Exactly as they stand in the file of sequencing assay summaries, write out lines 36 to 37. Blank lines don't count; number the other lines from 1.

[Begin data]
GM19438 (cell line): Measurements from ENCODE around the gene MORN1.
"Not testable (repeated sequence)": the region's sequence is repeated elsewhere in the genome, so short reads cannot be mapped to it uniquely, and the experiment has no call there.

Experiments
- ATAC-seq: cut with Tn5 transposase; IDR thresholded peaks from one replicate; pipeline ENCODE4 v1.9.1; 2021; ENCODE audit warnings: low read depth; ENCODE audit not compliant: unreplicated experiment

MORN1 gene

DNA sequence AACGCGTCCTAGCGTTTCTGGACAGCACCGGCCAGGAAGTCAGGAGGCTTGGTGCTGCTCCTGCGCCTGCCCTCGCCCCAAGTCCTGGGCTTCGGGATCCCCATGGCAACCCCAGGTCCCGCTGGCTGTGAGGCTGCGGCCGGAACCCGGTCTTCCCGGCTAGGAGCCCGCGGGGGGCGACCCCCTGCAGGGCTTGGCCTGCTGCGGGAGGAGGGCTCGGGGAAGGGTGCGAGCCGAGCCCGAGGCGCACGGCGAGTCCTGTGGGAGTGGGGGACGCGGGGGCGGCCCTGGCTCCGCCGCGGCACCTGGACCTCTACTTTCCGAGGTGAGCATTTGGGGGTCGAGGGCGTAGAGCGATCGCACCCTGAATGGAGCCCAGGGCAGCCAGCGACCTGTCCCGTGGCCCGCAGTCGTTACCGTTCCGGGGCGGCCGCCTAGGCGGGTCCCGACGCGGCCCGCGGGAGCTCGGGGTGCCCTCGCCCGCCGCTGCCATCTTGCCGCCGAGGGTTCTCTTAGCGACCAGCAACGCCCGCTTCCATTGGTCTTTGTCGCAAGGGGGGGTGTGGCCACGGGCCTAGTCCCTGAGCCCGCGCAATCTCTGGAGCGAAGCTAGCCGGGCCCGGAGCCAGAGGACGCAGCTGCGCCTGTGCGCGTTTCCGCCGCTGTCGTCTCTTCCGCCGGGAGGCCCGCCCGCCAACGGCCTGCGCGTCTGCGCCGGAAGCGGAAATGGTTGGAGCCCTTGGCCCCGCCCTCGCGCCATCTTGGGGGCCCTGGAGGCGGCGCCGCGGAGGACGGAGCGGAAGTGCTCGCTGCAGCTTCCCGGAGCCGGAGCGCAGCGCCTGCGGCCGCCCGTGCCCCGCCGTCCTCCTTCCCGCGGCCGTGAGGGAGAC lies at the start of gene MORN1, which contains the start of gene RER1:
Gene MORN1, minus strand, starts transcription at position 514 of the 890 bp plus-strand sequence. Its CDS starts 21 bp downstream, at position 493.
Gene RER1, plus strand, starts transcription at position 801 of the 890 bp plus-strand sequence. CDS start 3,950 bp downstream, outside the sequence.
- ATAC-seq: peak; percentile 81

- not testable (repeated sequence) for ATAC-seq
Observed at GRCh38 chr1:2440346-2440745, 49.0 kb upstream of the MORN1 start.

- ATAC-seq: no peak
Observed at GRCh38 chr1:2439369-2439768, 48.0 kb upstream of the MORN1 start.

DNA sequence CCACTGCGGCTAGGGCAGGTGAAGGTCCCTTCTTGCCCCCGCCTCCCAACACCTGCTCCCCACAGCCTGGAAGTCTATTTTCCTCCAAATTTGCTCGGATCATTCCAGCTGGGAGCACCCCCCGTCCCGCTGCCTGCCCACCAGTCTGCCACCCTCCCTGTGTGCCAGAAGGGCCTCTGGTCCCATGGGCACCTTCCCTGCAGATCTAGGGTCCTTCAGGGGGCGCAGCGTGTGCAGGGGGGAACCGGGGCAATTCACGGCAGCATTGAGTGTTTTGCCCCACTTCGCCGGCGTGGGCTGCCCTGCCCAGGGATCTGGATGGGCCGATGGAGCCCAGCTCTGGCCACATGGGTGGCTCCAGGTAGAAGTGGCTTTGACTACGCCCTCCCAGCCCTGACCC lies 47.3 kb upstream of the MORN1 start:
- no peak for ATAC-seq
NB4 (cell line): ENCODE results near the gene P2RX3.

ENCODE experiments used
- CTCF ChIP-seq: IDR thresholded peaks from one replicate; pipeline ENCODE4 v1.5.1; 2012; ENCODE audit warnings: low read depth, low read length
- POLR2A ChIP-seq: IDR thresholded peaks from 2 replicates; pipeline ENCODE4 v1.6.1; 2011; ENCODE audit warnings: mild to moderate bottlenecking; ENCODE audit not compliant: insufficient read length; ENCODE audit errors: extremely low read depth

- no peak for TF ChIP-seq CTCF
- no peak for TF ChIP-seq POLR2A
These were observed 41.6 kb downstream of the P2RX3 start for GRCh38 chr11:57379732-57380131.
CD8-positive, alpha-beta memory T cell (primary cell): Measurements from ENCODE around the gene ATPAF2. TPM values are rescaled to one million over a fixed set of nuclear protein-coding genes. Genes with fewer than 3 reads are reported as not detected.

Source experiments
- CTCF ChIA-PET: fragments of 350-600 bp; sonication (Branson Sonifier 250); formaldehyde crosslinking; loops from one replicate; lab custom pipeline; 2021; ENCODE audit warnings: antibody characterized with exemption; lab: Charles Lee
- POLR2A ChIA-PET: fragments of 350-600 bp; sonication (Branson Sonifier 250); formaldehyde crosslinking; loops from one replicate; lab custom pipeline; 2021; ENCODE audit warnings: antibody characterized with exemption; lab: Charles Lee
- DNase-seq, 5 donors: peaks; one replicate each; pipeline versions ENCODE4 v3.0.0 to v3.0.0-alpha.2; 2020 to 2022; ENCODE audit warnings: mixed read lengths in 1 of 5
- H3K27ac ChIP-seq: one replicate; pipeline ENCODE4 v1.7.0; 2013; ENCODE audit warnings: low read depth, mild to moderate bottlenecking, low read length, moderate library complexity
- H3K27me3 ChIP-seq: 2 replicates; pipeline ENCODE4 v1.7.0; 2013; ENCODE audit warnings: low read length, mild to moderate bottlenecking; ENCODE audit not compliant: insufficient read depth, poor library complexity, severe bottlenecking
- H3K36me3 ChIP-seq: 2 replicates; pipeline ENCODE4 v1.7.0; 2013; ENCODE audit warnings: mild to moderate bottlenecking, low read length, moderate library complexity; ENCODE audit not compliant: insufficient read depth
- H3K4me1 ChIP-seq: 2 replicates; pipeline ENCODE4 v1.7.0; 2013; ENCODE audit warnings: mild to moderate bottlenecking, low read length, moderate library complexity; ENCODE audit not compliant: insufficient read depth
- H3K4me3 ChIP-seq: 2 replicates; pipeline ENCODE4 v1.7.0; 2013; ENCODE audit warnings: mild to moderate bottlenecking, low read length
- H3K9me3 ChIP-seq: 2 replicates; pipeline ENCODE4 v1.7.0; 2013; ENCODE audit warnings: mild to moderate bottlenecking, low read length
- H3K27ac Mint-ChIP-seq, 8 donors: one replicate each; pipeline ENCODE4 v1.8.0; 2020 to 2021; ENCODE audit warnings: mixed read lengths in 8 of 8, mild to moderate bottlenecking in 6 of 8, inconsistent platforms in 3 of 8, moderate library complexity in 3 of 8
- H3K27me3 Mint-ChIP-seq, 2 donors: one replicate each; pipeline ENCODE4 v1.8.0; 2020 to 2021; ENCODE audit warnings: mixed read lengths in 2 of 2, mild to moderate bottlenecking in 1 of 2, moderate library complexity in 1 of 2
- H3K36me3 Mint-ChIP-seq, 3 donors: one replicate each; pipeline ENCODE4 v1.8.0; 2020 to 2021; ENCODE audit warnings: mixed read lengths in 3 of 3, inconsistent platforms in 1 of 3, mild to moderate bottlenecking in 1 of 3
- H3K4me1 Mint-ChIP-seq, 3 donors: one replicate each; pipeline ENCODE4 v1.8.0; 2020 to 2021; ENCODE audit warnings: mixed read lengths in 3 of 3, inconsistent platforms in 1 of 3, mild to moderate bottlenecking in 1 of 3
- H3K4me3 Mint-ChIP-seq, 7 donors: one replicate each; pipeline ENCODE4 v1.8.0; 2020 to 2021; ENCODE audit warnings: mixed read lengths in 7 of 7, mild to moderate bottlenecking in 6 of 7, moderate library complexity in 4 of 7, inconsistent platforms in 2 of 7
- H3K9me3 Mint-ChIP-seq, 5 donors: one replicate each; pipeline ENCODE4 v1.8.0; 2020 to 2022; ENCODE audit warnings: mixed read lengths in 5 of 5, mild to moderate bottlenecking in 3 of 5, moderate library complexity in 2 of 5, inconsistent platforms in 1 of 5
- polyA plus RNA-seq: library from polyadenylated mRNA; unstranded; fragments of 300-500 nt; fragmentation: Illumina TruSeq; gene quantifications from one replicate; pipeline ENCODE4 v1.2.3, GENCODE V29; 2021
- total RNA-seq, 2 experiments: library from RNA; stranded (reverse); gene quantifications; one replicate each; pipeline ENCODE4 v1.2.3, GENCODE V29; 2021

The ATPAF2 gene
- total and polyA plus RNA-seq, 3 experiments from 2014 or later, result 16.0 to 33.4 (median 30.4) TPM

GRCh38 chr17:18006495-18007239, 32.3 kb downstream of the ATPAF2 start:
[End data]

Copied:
- H3K36me3 Mint-ChIP-seq, 3 donors: one replicate each; pipeline ENCODE4 v1.8.0; 2020 to 2021; ENCODE audit warnings: mixed read lengths in 3 of 3, inconsistent platforms in 1 of 3, mild to moderate bottlenecking in 1 of 3
- H3K4me1 Mint-ChIP-seq, 3 donors: one replicate each; pipeline ENCODE4 v1.8.0; 2020 to 2021; ENCODE audit warnings: mixed read lengths in 3 of 3, inconsistent platforms in 1 of 3, mild to moderate bottlenecking in 1 of 3